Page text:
Saturday, April 9, 2011

IMPRESSIONS - Singularity.

In my head, Singularity was always a 7/10 game - very much worth playing, perhaps not so much paying the day-one price for - and as such, I've always had my eye out for it in the $40-or-less range (the same price I hope to one day pay for Castlevania: Lords of Shadow). I finally managed to pick it up for $25 the other day, and while I thought I would return to Majin last night, I instead tossed in Singularity to see if it was worth a fuss or not.

Well... yeah, it is. And yeah, I likely would've suffered buyer's remorse if I'd day-one'd it.

As it opens, I note the strong production values. Nolan North is doing some voice work - that's always a plus - art direction seems generally solid...
Activision presents
...shit. Now I'm doubly glad I didn't pay the release-day price - and it doesn't take long for Singularity to reveal its true nature.

It works very hard (often rather successfully) to build atmosphere with a long sequence of total silence at the beginning, as you slowly feel your way into island of Katorga-12.

There's a note pinned to that wall which you can read. Something bad went down here. There's a microphone you can activate, which plays a greeting message to the island's new arrivals, there's public service announcement-style film reels you can find and play, illustrating the political climate which energized the work being done here...

Yeah, it's very much like BioShock - or rather, it's very much in pursuit of BioShock's standard. A strange location full of sometimes-working, often-broken old(ish) technology where something has gone very wrong, with a great deal of attention paid to fleshing out the details of the world and its narrative.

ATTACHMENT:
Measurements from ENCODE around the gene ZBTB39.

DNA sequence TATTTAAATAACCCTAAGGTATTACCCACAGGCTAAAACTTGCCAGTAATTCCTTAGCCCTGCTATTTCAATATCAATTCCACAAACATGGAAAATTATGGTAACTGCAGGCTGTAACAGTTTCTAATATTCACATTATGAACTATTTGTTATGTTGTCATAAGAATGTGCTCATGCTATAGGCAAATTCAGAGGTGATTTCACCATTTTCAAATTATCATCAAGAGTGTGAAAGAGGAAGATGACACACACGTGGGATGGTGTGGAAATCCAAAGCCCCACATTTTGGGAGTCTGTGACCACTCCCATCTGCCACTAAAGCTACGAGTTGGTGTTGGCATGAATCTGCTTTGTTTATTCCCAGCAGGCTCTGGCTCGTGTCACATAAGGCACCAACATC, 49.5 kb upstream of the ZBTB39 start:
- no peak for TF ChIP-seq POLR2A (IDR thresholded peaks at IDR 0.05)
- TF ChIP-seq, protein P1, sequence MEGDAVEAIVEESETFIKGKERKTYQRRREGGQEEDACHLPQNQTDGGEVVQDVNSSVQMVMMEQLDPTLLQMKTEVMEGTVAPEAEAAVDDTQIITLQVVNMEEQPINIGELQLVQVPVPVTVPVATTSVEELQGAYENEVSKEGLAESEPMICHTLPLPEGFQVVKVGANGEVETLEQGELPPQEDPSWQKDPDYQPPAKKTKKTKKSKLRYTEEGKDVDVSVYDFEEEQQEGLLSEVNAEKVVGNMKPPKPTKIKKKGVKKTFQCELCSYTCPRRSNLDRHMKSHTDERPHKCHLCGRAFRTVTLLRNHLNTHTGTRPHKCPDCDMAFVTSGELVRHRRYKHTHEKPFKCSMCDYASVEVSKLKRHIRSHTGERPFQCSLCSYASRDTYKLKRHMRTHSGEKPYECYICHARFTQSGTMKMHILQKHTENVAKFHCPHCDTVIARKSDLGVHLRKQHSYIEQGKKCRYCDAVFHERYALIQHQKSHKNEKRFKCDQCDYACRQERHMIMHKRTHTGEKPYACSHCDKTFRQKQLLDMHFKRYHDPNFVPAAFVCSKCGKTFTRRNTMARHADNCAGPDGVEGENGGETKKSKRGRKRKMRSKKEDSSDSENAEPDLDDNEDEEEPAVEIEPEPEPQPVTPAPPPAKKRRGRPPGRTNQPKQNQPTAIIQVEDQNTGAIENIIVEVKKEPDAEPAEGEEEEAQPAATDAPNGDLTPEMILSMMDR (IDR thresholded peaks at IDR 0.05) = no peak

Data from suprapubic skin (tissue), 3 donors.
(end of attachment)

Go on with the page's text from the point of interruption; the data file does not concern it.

Then you find a tape recorder, and it's like "well, now they're not even trying to separate themselves."

Presentation, therefor, feels very much ripped off. It's still above-par, but not as immersive as Rapture, the voice work is fine, and why does every Russian speak English? If you really want to sell me on this world of red science run amok, don't have a educational video for a class full of Russian children address its audience in Russian-accented English! That's just stupid.

So long, suspension of disbelief - nice knowin' ya.

The gameplay, likewise, is fine-just-fine but - unlike BioShock's satisfyingly strategic, option-heavy offerings - it's rather analog. There's mans. Shoot mans. Headshots kill mans faster.

At the same time, all this stuff blatantly ripped off from BioShock still manages to work. Raven Software stole it for a good reason - because it does do a good job of drawing the audience in, it does built a great sense of atmosphere, it does allow the player to feel invested and interested in this world.

So yeah, I'll probably keep playing Singularity too. At the very least, I do dig me some time-travellin' sci-fi.


  1. Whatevs. How much stuff did Bioshock ripoff from older games. Bioshock didn't make up having messages from the past and atmosphere in a video game. Bioshock 2 was the biggest ripoff of Bioshock ever and it was still good.

    It's art. That's how art works. A series of ripoffs with the occasional novel idea thrown in. The 10% stronger armour to work towards.

    The question is if it's fun to get into and play.

  2. I have no problem with something being unoriginal, as long as it does it really well (see: God of War) - but in this case, the game draws immediate comparisons to a much better title. And yeah, everything in BioShock came from System Shock - that's fine - but it was done so damn well in BioShock that it's the game we talk about, when we talk about atmosphere, world-building, immersion and audio diaries.

  3. Also, yes, Singularity is generally fun to play.